Children’s voices: the conflict in Sudan
In the soon-to-be independent nation of South Sudan, the stark inequalities between girls and boys, and the lack of access to basic services in rural areas are all so evident.
As fighting escalates in Abyei and Southern Kordofan State, along the border between north and south, southern Sudan is also struggling with safety and protection for thousands of children fleeing the violence.
Save the Children Sweden is delivering much needed aid to families in the Abyei and Agok areas who are affected. For more information on this see Kristina’s blog on the crisis in Abyei and the new Sudan report on the escalating situation in Southern Kordofan.
During conflict, children are at high risk of separation from their families. People run in all directions and children are separated from their mums and dads. Family Tracing and Reunification (FTR) is a crucial part of Save the Children’s work in southern Sudan, reconnecting lost children with their parents and relatives.
Below are some testimonies from children caught up in the fighting, their experiences of fleeing into southern Sudan and how it has disrupted their lives and education.
Save the Children in South Sudan is supporting these children through the creation of Child Friendly Spaces (CFS), where they come to play and talk to their peers in a safe place with access to games, drawing materials and health education.
Achil, 12 years old
“In the evening at 4pm, there was an Antonov plane moving around over my house 3 times, and then boom. My mum told us to stay together. We slept, and there was the sound of shooting.
“My mother collected a few items and the shooting continued. We ran to Anet Town and walked for 4 days to reach Mayen Abun. We were so tired and my younger brother and sister cried so much. We really don’t like being in Mayen Abun. Life has changed and there is not enough food.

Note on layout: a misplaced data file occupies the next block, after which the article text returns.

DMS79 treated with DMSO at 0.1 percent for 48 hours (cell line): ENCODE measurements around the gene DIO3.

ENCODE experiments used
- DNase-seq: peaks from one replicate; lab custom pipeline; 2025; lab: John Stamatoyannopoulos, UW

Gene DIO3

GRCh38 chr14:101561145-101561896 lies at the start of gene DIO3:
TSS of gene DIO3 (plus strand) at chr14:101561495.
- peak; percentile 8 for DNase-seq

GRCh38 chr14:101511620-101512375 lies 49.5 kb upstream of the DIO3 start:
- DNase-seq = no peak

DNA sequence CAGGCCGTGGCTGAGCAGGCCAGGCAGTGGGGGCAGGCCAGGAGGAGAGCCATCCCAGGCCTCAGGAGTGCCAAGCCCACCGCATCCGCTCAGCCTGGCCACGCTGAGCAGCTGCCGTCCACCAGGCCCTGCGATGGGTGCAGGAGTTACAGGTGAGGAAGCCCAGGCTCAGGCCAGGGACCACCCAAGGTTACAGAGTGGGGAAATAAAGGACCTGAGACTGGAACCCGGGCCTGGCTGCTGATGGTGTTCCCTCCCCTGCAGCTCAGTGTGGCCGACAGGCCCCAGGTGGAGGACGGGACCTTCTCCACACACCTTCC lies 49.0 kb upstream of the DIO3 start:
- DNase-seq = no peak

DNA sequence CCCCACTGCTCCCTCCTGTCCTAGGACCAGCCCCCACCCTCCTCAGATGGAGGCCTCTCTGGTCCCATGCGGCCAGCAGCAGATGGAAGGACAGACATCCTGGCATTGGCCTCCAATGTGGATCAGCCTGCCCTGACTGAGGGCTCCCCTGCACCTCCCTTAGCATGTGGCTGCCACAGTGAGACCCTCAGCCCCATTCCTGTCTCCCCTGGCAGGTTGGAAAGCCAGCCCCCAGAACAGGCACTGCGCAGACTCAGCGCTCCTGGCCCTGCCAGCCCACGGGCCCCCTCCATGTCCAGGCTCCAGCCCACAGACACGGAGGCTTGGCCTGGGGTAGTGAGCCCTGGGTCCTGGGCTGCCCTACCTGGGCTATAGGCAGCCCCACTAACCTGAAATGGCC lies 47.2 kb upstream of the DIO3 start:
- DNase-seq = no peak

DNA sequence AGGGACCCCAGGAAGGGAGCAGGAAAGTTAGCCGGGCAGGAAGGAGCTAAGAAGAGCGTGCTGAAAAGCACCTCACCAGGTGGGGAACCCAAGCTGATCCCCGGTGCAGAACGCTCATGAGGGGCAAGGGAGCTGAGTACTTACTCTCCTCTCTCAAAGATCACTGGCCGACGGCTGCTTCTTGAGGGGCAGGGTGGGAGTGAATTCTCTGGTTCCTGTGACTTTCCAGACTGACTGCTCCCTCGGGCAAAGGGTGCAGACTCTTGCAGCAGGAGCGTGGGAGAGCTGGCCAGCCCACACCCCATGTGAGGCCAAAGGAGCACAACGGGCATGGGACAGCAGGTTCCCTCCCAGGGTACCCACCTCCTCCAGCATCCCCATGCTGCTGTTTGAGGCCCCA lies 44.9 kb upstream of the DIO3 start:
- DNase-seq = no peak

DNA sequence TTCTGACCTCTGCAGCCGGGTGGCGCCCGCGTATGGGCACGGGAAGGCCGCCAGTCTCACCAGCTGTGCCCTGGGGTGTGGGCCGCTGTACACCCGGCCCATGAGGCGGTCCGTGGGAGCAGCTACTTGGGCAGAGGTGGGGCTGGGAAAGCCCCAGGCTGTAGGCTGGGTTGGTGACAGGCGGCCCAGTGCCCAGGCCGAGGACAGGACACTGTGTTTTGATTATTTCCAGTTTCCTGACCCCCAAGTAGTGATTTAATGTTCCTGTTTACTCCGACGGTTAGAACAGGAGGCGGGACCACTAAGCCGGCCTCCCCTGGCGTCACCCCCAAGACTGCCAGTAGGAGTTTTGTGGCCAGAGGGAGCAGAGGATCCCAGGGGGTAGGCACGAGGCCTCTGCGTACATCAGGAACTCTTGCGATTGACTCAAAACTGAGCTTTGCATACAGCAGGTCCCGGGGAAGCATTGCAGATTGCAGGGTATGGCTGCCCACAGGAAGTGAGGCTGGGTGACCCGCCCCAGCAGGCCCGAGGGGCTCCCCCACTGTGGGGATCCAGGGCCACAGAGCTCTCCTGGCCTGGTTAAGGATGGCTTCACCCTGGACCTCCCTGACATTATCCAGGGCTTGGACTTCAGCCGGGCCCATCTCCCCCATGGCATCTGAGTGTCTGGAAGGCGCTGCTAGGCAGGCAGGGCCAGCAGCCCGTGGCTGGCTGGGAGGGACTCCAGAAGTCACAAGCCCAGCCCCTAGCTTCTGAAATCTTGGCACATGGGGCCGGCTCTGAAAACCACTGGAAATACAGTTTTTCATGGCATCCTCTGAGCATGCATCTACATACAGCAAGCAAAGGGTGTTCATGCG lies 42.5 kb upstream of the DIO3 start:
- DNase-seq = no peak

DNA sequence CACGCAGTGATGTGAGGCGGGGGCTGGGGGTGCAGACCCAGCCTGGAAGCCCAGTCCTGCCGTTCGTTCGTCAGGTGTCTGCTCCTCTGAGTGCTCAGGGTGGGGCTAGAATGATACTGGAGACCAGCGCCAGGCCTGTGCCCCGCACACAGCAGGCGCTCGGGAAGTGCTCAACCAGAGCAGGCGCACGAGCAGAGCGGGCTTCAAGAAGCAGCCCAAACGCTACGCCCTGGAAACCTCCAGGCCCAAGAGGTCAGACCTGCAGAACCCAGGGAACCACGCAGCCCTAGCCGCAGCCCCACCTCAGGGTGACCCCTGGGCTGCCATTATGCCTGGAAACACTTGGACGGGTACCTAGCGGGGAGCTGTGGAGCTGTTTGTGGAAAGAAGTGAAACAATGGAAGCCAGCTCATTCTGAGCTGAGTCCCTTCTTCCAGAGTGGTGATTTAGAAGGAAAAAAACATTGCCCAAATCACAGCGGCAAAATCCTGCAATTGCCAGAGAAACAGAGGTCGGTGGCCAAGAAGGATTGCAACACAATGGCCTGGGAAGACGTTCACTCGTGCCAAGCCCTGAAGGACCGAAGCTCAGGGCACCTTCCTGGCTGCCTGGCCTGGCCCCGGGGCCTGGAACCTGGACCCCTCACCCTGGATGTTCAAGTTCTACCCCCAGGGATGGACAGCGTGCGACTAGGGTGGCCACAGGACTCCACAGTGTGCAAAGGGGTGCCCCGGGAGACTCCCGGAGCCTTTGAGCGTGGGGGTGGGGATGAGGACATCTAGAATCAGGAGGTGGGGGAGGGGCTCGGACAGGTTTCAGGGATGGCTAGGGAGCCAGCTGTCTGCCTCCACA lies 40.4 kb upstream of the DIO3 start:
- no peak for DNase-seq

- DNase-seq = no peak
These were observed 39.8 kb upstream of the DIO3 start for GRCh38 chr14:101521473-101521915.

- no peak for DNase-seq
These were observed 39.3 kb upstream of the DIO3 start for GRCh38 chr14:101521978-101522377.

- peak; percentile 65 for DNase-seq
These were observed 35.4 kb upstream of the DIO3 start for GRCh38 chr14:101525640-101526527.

“We are homeless and my mum cries every night. Out father was killed last year. We like Save the Children because the Child Friendly Space keeps us busy and makes us forget the incident that we have undergone.”
Manut, 10 years old
“I like this place because it keeps me and the other children busy. We play games and I have new friends. I like drawing and colouring my pictures. We are given many good games to choose for ourselves. This place is good.”
Lual, 14 years old
“My family is Dinka. My mother is called Abuk. My father died during the first attack (May 2008). He was an SPLA soldier. I have three brothers; we all came with our mother to Mayen Abun. I don’t like being in this place because we are homeless staying under the trees. Rain washes over us, the heat from the sun beats down on us.”
Agnes, 15 years old
“My mother and father are from Magwi County, Eastern Equatoria State. We moved to Abyei, and then came here (to Mayen Abun) with our mother because our father is an SPLA soldier. He did not come with us. I am not happy with this fighting because I am homeless and I don’t know where my father is. There is no food, no clothing, and no shelter. We ran without bringing our clothing, and we have no bed sheets. My mother has no money to buy us food and clothes. I would like to go to Juba to be with my uncle.
“The Save the Children Child Friendly Space is good, though, because we can play every day. I like drawing pictures and playing games. I have new friends and new teachers.”
Alek, 9 years old
“Being in the IDP camp is not good because there is not enough food, not enough water. I was lost and reunified with my mother in the village Anet, and we ran together to Mayen Abun. My mother said we will all go back to Agok. We are staying under trees and at night we sleep in the school. We need food and shelter before the rains come heavily.
“The Save the Children place is good to keep us happy. We wish it will continue to bring the materials for activities, games and recreation.”
Photos by Eric van der Lee, Aye Aye Tun, Valente Oyukutu and Sanja Rogic. Testimonies gathered by Keji Cecily.
(Names of children have been changed to protect their identities, and photographs are not of the children who have shared testimonies.)